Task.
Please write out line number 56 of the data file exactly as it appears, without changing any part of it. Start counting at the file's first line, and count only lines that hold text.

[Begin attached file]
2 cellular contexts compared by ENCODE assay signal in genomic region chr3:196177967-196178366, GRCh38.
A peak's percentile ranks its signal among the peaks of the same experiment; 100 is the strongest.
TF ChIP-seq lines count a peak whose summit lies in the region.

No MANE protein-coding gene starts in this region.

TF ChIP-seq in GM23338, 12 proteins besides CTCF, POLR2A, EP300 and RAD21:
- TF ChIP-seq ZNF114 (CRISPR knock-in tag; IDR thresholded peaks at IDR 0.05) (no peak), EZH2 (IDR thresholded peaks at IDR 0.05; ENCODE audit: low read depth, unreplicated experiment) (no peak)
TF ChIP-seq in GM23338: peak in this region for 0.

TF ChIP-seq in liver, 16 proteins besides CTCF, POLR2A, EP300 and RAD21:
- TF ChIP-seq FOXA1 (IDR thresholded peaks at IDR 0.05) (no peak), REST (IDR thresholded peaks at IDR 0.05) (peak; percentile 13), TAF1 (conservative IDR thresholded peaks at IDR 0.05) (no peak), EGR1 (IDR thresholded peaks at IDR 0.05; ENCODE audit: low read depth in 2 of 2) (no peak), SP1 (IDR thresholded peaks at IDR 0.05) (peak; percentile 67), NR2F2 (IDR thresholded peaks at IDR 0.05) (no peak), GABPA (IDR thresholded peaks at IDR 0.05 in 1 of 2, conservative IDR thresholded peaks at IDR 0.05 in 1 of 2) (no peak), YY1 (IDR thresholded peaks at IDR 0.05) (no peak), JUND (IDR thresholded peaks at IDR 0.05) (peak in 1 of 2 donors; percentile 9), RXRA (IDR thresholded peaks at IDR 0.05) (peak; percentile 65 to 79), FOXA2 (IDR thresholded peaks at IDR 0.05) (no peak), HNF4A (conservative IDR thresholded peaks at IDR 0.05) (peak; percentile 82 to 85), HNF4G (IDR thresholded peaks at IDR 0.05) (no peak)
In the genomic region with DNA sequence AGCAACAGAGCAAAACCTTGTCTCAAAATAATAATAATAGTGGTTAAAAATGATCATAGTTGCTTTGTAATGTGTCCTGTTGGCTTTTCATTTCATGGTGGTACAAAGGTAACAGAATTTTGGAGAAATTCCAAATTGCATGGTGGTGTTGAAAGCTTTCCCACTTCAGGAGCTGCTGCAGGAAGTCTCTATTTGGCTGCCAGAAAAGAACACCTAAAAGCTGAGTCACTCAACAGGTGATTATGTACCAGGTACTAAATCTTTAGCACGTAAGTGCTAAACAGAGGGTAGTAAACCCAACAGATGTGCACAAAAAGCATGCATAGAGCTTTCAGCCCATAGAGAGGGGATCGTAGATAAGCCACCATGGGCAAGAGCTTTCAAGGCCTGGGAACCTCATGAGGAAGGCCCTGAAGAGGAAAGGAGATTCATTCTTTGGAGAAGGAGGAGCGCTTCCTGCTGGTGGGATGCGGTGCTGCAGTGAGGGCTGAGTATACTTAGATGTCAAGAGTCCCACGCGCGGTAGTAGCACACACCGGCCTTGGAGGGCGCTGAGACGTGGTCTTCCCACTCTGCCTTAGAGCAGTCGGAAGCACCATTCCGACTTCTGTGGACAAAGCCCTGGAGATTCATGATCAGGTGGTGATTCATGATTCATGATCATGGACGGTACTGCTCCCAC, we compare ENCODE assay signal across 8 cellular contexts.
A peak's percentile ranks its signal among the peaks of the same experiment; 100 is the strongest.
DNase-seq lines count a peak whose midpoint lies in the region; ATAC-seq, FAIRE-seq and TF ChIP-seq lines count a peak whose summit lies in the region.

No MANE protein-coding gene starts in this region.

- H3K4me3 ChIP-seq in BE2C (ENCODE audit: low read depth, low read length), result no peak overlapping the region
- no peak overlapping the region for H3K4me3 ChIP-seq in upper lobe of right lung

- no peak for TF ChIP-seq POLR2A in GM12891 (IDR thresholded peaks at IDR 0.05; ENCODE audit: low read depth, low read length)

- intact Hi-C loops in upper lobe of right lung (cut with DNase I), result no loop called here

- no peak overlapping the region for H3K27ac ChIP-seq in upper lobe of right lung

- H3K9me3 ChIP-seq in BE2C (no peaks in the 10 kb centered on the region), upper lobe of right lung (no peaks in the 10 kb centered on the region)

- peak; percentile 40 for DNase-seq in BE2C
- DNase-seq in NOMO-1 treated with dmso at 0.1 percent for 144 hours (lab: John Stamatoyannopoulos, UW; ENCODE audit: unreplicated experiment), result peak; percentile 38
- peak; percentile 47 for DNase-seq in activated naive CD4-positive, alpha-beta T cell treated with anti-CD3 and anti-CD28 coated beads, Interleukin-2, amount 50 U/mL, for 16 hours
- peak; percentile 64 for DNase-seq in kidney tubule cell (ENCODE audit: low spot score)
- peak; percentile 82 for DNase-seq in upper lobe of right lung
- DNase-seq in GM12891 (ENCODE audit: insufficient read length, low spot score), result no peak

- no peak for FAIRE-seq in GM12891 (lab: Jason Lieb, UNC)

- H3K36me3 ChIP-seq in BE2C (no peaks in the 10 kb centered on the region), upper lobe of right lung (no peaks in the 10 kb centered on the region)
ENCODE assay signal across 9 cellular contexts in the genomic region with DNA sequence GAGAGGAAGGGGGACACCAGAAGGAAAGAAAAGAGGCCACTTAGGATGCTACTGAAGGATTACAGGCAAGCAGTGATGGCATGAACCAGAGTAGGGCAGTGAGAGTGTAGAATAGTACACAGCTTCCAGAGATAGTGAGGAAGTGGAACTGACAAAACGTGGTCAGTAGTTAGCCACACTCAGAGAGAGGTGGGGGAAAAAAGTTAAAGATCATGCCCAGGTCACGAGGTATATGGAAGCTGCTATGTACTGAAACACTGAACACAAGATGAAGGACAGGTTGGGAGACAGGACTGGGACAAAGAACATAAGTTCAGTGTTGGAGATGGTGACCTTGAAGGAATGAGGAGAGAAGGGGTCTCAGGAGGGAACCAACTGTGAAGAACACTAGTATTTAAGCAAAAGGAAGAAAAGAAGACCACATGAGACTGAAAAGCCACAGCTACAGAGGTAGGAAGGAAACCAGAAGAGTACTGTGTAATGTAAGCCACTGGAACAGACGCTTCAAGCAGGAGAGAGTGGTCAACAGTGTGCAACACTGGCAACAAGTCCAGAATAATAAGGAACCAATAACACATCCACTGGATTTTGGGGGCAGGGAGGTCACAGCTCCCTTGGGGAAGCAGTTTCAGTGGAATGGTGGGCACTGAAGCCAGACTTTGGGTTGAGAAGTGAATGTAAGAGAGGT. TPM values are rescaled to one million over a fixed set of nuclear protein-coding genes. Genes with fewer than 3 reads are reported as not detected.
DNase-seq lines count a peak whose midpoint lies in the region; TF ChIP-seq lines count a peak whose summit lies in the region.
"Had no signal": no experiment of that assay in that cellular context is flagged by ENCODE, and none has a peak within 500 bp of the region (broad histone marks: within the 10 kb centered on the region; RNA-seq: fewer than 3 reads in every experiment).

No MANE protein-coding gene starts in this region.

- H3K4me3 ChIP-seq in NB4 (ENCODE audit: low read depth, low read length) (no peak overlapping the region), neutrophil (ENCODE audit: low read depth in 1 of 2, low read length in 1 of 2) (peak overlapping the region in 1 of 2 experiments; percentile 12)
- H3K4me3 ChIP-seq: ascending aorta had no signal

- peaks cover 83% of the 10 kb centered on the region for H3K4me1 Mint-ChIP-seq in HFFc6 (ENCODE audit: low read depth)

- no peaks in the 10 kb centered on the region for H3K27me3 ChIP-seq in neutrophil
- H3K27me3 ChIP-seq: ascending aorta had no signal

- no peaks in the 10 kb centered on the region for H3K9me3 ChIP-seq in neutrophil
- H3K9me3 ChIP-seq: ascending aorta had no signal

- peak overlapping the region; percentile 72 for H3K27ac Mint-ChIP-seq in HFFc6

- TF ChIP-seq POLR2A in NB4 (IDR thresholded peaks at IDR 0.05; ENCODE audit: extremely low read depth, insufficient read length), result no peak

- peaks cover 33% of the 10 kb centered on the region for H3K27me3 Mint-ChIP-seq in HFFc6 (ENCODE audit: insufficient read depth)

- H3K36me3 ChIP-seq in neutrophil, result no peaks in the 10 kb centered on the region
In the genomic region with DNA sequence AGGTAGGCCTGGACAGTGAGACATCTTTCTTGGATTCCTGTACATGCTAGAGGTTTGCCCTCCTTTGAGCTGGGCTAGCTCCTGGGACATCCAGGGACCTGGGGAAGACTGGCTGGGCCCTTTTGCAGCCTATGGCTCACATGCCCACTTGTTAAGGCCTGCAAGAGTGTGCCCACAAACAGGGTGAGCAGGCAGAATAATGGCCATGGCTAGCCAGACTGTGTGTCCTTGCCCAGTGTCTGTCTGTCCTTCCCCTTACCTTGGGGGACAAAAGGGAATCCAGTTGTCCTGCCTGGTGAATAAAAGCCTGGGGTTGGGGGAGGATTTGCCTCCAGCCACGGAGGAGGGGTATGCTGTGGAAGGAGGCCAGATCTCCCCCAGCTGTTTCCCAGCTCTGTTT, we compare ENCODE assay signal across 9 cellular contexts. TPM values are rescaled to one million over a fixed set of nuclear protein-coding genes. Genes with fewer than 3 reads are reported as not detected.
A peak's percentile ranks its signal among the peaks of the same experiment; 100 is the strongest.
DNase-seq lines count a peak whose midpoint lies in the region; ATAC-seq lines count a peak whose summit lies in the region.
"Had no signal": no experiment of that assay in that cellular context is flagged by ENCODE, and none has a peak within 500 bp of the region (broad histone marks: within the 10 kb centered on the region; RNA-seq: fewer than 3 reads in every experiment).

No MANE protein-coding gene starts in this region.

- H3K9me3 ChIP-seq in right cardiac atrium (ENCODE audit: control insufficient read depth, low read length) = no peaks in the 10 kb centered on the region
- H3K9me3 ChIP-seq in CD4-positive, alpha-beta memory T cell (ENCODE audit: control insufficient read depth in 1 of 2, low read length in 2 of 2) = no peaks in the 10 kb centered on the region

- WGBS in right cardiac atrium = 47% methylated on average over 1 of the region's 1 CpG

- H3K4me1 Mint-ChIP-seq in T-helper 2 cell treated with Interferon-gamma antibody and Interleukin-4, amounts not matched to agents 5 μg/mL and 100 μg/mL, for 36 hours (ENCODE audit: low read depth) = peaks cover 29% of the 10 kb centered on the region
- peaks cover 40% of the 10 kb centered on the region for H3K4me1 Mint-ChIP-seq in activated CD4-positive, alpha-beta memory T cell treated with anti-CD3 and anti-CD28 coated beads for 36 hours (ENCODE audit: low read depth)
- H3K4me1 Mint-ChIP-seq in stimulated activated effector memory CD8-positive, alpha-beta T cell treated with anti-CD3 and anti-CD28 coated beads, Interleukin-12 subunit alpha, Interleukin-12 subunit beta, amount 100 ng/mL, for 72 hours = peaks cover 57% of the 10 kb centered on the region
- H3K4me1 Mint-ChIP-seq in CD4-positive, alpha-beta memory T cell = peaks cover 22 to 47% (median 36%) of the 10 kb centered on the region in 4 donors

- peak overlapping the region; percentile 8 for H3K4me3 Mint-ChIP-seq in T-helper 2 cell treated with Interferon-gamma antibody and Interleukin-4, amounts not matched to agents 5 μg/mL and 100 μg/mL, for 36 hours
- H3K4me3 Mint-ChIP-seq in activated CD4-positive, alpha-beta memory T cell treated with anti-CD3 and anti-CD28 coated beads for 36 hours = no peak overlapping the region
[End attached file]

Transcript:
- H3K4me3 Mint-ChIP-seq in activated CD4-positive, alpha-beta memory T cell treated with anti-CD3 and anti-CD28 coated beads for 36 hours = no peak overlapping the region